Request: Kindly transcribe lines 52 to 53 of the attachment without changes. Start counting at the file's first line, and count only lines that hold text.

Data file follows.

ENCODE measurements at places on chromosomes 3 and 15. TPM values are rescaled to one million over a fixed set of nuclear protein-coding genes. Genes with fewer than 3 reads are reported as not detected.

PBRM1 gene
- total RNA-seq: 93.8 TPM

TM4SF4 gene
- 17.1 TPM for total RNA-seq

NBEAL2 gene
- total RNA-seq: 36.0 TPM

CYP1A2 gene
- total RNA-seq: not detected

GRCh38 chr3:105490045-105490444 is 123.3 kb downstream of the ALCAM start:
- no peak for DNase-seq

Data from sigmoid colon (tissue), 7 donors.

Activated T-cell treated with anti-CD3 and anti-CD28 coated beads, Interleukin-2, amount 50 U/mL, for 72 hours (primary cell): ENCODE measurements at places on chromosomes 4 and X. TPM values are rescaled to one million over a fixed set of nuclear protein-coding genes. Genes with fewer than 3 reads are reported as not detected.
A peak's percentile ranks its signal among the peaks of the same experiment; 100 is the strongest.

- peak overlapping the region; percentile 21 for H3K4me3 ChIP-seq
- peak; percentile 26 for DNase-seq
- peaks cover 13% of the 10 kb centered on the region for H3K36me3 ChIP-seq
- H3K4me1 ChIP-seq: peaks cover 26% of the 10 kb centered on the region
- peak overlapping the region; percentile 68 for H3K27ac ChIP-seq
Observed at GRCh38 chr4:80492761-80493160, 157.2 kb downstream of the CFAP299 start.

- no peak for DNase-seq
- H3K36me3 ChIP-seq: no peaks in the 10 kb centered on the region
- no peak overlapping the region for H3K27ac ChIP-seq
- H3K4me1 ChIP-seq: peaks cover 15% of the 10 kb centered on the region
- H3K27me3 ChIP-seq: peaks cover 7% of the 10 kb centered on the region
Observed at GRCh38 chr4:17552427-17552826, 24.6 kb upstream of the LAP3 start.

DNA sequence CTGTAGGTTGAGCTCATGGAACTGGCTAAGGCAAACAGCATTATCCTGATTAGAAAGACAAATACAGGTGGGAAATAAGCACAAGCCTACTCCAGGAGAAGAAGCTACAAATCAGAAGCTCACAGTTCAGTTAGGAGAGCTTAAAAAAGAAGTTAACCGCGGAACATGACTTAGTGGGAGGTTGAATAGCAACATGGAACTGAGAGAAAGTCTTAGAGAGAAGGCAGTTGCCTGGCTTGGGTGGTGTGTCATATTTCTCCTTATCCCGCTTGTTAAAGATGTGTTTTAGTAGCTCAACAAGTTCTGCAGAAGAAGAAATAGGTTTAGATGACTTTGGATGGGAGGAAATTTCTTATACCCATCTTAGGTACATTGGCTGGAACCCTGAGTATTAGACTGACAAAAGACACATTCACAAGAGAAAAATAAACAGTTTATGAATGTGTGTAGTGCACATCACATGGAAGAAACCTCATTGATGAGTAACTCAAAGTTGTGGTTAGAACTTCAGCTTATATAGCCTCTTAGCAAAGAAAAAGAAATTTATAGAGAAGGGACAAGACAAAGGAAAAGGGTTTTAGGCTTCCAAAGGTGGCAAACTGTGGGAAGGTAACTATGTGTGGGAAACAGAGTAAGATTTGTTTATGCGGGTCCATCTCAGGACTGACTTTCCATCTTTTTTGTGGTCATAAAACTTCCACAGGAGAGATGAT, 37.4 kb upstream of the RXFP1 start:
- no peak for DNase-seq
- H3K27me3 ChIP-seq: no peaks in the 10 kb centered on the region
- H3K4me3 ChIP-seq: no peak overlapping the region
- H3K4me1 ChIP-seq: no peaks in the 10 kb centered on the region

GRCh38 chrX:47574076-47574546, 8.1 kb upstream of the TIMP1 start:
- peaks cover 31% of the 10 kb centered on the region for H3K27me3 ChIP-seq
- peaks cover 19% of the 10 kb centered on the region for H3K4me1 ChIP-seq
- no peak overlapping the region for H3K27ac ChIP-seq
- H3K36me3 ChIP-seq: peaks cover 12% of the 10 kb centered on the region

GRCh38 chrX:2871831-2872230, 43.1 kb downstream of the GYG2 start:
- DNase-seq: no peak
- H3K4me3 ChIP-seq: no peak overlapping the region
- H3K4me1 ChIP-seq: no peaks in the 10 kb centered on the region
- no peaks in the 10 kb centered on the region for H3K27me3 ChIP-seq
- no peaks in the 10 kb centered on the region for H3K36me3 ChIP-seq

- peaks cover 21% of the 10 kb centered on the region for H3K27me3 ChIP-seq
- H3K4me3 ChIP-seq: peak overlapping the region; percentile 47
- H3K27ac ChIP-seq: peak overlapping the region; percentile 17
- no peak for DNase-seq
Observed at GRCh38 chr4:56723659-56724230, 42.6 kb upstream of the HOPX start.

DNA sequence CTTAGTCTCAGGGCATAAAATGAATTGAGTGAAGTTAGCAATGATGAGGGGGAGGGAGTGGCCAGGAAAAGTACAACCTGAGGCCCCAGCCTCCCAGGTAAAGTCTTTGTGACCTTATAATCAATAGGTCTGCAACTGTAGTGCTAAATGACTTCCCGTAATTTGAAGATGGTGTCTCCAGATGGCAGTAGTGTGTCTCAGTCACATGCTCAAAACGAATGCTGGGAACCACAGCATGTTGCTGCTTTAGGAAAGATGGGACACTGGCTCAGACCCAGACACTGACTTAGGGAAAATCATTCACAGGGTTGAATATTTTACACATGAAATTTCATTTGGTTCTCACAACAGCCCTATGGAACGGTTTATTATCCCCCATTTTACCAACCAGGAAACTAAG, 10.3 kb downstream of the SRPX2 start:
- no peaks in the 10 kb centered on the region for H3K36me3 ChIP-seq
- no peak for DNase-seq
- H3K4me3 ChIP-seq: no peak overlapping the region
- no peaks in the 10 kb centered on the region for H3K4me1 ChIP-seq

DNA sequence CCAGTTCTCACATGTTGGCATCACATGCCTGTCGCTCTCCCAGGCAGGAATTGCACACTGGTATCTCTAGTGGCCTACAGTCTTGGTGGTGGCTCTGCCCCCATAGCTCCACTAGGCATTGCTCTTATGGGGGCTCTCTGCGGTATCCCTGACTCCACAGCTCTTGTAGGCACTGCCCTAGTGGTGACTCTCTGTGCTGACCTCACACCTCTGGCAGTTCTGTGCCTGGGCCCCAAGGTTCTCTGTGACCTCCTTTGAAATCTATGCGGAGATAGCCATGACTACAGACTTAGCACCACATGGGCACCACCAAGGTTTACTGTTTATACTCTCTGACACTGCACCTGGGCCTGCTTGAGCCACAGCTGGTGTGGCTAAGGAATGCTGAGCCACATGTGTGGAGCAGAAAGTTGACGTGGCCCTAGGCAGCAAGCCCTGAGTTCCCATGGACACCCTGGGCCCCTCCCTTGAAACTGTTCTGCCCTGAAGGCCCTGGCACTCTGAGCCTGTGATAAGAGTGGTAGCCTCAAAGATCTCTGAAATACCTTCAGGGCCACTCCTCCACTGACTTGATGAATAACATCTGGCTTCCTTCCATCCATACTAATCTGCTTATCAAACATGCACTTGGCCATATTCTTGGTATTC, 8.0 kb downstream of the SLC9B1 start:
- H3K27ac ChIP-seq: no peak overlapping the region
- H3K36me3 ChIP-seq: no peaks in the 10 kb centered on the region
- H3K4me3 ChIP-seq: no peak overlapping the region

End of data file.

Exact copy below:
- no peaks in the 10 kb centered on the region for H3K4me1 ChIP-seq

DNA sequence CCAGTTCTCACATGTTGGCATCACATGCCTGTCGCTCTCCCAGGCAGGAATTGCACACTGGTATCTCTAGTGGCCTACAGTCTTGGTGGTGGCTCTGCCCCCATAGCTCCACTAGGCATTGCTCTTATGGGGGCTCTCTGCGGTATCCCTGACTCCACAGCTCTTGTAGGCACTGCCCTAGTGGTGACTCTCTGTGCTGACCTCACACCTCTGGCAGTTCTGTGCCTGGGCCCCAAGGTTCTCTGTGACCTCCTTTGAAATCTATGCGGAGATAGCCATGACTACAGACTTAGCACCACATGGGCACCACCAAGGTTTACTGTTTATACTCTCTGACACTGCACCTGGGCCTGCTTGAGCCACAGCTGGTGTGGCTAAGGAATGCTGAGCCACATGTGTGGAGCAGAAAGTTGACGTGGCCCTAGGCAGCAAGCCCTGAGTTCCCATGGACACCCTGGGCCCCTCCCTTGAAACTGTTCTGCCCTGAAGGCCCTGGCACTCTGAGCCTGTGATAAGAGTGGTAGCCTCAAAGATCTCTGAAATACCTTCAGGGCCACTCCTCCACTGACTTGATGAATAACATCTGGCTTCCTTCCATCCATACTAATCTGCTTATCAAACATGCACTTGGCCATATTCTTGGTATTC, 8.0 kb downstream of the SLC9B1 start: